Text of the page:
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The Black Pearl is a made-in-America, custom-quality AR-15 built by gunsmith Dave Bischoff. Its specifications reflect it being designed to be competition-ready out of the box including its .223 Wylde chambering and 16” Proof Research carbon fiber barrel with a 1:8 twist rate. Yes, its barrel length makes it a carbine, but if you refer to it as a rifle there won’t be any label-shaming from me.

Carbon fiber furniture was used throughout including a Smoke Composites-made Ultra Lightweight Carbon Fiber Fixed Stock and 15” Carbon Fiber M-LOK Compatible Rail. Its lighter weight is one of the benefits of carbon fiber, but is neither the only nor the best reason to use it on AR-15s.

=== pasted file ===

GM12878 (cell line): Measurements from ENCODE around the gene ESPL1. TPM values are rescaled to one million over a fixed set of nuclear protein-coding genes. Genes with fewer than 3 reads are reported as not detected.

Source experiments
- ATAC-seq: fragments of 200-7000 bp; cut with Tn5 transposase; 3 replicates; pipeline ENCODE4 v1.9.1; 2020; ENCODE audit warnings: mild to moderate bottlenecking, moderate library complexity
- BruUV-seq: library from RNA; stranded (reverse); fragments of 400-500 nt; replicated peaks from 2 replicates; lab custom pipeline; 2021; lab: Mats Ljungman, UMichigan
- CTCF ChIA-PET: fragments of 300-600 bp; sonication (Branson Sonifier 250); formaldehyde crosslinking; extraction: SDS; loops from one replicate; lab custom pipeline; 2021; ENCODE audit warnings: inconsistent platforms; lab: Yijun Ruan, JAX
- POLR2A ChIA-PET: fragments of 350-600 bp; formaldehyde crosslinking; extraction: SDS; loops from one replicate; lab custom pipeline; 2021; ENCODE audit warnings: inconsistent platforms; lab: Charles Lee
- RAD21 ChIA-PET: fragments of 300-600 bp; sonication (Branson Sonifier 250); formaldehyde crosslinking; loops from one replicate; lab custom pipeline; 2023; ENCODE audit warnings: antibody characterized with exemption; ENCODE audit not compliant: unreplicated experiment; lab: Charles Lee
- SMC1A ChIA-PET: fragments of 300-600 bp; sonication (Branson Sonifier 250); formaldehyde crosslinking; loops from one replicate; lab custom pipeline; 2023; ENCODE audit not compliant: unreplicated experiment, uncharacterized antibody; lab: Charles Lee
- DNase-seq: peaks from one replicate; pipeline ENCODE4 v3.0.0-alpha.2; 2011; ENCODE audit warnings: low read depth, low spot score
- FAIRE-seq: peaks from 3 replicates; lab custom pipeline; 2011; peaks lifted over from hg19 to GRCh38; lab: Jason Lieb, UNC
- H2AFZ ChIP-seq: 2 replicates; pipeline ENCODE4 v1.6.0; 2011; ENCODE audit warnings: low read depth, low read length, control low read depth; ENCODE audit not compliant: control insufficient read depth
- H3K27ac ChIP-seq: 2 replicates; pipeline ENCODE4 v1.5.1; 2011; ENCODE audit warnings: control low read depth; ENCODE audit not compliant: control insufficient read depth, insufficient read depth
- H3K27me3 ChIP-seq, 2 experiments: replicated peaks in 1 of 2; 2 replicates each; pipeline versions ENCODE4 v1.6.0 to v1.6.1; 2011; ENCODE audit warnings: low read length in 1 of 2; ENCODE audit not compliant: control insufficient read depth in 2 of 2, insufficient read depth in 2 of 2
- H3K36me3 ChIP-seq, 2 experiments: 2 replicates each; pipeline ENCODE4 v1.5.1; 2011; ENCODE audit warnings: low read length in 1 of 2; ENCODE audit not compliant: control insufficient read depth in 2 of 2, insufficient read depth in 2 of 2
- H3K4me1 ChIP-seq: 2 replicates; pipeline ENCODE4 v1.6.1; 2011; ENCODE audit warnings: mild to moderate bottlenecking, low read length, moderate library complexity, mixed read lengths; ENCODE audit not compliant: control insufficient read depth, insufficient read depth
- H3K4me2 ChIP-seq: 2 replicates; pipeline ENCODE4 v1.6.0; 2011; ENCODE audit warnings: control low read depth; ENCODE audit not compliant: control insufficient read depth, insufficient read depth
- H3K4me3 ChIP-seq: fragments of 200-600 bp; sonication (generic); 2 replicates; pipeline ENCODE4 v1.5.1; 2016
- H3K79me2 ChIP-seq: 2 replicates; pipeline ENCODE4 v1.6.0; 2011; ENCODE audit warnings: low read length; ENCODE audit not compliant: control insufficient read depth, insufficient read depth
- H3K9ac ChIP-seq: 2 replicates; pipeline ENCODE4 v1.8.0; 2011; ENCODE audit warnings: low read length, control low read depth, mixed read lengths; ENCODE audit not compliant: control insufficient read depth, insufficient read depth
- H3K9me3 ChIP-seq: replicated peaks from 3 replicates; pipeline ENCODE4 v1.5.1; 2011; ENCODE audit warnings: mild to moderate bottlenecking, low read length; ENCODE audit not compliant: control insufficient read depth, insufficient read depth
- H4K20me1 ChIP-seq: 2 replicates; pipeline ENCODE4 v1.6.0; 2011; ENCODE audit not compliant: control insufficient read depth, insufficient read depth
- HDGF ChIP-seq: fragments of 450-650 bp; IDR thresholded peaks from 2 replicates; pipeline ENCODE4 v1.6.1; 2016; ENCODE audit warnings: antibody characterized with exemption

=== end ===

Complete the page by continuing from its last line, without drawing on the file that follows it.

Carbon fiber has fantastic tensile strength and depending on the composite can be ten times stronger than steel and eight times stronger than aluminum – oh, and it has superior fatigue properties and corrosion resistance, too. This means the Black Pearl weighs in at a scant 5 pounds, 4 ounces and it’s tough as heck, too.

More traditional metals were used as well. The upper and lower receivers are 7075-T6 Forged Hard-Coat Anodized Aluminum; forging increases strength due to its continuous grain structure and the electrochemical process of hard-coat anodizing makes the metal wear-resistant.

Other components include a mid-length direct impingement AR-15 gas system and BCM gas block; the length of the former softens recoil and the latter is manufactured within tight tolerances. The trigger — this is no mil-spec thing — an Axelson Drop-In Adjustable Single-Stage with a curved blade, can be adjusted between 2 pounds, 5 ounces and 7 pounds, 5 ounces. I prefer lighter triggers so mine is set at the lowest trigger pull weight possible.